Stephen Kinnock: Thank you very much. I want to move now to the issue of the Vote Leave campaign. Obviously, given that you are now batting for Britain, it is very important that we have full confidence in the authority and integrity of that process. That relates to the fact that you were a member of the campaign committee for the Vote Leave campaign. I have got here a copy of the campaign committee’s terms of reference. It states clearly that one of the roles of the campaign committee will be “How Vote Leave will interact with other organisations promoting a Leave vote” and “The way in which fundraising is to be conducted and donations maximised.” As a member of that committee, which had clear responsibilities, as defined in the terms of reference, can you say what you knew about the relationship with BeLeave, which is of course the subject of the illegal donation from Vote Leave?
Dominic Raab: I was on the political campaign board, as you rightly say, and I am proud to have been so. We had no role in relation to the allegation or the disbursement of campaign donations, so I had no direct personal contact with BeLeave. I understand the point you are trying to make, and obviously the Electoral Commission should pursue it in the ordinary course according to the rule of law. I gently say to you that if what you are really trying to do is discredit the referendum wholesale and push back on it, I think that would create a far greater breach of public trust. What we all ought to be trying to do—I think your Select Committee has a crucial role—is trying to rally together, forge some consensus and unity of purpose and try and get the best deal .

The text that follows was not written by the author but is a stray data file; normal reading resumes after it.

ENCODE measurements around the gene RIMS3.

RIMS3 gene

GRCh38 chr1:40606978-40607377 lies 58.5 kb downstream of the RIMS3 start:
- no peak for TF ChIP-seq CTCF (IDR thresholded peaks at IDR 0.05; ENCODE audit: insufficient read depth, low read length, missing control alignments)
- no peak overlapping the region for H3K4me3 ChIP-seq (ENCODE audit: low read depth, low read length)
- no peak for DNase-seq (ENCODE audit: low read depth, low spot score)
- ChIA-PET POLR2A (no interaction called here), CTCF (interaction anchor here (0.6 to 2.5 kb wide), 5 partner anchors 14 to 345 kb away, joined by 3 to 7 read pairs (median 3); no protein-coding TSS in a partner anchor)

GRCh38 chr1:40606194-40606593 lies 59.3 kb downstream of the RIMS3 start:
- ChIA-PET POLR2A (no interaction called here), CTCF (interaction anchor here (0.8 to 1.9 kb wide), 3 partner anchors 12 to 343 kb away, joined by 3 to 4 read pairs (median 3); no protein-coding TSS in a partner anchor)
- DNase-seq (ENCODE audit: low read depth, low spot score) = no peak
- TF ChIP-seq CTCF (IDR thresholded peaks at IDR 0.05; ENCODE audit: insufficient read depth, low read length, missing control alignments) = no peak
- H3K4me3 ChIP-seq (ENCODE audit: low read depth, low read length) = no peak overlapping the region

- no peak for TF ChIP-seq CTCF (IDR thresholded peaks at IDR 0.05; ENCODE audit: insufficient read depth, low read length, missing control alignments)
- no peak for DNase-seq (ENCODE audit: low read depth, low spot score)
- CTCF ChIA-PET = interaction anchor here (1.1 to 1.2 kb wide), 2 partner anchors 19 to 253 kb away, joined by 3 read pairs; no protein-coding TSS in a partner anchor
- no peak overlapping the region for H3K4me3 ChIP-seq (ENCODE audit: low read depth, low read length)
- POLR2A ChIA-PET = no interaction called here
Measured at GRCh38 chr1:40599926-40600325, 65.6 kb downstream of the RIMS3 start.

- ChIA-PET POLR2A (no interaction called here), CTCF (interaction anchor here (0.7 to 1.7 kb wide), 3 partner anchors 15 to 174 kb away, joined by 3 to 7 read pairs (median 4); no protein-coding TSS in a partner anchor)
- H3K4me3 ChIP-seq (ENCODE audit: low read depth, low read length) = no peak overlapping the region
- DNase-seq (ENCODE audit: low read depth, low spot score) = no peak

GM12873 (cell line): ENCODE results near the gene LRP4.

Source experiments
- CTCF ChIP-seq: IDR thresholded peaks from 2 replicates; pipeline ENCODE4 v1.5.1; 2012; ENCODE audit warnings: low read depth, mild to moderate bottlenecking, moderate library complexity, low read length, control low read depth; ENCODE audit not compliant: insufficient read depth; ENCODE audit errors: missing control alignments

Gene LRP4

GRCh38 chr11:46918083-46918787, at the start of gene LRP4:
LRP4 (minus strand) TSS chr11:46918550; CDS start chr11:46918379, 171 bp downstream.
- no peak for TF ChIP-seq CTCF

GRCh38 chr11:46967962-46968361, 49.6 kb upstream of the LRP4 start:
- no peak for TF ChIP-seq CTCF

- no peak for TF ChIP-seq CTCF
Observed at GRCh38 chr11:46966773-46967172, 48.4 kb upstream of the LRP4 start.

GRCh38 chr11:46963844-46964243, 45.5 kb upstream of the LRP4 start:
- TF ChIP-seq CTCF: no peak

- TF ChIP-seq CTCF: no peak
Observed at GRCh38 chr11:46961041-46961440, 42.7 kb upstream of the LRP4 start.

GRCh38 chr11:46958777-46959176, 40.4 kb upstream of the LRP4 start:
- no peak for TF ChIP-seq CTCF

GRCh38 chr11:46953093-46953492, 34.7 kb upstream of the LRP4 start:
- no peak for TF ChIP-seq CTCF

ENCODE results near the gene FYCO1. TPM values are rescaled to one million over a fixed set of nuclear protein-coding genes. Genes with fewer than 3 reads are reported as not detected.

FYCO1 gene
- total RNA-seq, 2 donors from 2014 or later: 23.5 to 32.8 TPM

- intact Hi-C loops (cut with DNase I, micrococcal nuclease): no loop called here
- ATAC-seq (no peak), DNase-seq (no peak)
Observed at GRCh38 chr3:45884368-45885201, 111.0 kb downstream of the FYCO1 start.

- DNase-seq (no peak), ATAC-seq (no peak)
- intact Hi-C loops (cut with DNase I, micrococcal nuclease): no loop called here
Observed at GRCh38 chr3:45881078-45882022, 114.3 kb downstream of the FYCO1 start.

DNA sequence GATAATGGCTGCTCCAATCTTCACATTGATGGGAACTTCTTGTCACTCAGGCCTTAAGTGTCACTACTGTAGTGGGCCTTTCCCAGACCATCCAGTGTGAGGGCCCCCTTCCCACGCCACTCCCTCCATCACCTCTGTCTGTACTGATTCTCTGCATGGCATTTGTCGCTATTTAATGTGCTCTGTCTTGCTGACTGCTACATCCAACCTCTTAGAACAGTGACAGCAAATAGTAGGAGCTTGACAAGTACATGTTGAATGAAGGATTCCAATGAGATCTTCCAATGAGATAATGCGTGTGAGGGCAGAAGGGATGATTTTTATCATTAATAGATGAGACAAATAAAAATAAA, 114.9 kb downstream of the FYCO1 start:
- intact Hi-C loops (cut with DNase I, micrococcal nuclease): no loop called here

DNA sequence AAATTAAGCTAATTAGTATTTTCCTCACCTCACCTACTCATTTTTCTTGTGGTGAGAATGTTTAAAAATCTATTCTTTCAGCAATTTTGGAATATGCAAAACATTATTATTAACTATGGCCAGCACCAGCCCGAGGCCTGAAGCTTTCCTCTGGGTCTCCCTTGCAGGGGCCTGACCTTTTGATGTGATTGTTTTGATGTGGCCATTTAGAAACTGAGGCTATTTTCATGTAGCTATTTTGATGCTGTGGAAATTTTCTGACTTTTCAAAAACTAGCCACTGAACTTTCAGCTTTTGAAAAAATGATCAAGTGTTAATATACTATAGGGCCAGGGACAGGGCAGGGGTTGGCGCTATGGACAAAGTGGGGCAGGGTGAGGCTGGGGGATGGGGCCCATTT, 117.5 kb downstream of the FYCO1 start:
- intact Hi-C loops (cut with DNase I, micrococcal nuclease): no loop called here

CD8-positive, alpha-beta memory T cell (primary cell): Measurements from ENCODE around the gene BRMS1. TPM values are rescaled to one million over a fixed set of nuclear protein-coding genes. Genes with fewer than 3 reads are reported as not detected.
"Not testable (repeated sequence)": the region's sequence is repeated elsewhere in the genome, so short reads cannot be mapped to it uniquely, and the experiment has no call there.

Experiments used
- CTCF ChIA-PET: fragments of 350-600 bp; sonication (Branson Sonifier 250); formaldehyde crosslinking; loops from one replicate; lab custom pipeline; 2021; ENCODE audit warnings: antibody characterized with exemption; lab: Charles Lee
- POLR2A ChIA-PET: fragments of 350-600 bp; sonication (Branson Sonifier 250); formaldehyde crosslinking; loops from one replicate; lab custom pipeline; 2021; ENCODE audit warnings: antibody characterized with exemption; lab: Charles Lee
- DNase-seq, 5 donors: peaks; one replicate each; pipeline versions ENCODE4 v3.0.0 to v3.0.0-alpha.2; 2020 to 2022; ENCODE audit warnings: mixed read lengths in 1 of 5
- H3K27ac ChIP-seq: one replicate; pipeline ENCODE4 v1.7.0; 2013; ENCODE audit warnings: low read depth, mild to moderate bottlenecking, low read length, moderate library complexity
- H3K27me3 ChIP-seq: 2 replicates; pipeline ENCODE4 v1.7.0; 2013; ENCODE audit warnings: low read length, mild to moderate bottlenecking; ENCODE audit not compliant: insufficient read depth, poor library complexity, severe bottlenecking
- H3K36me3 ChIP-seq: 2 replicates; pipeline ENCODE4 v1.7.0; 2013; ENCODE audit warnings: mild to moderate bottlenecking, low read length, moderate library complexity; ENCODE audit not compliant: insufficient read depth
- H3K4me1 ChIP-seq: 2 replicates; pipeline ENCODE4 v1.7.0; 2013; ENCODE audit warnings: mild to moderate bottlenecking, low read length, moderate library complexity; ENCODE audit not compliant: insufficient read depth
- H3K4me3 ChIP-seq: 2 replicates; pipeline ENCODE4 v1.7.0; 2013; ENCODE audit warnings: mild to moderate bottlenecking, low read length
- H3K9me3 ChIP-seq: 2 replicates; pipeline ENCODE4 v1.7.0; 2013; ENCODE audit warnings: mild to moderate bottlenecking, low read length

Stephen Kinnock: Secretary of State, I gently say to you that I think this issue is far bigger than Brexit. I really don’t connect it to the referendum; I think it is an issue about the soul of our democracy and whether or not we can restore people’s trust in it .
Given the terms of reference of the campaign committee, of which you were active member and in whose weekly meetings I presume you were participating, had you ever heard of the BeLeave campaign during your time at Vote Leave ?
Dominic Raab: I am sure I was aware of all the other different groups, but that is not what I spent my time focused on, either as a member of that board or in my wider efforts campaigning .
Stephen Kinnock: But we know that the donation to BeLeave was by far Vote Leave’s biggest donation—£680,000. It is difficult to believe that the campaign committee, given that it was responsible for making decisions about donations, was not aware of the biggest donation .
Dominic Raab: I think that is an inaccurate description of what that committee did. There was a professional operational team that dealt with the day-to-day running of the campaign and things like the donations coming in. Obviously we had an outreach function, but what we were primarily focused on was the political campaigning .
And by the way, if you want to talk about the soul of democracy, I don’t think a second referendum on Brexit would be very good for the soul of our democracy either .
Stephen Kinnock: I agree, and that’s something that I’ve never advocated .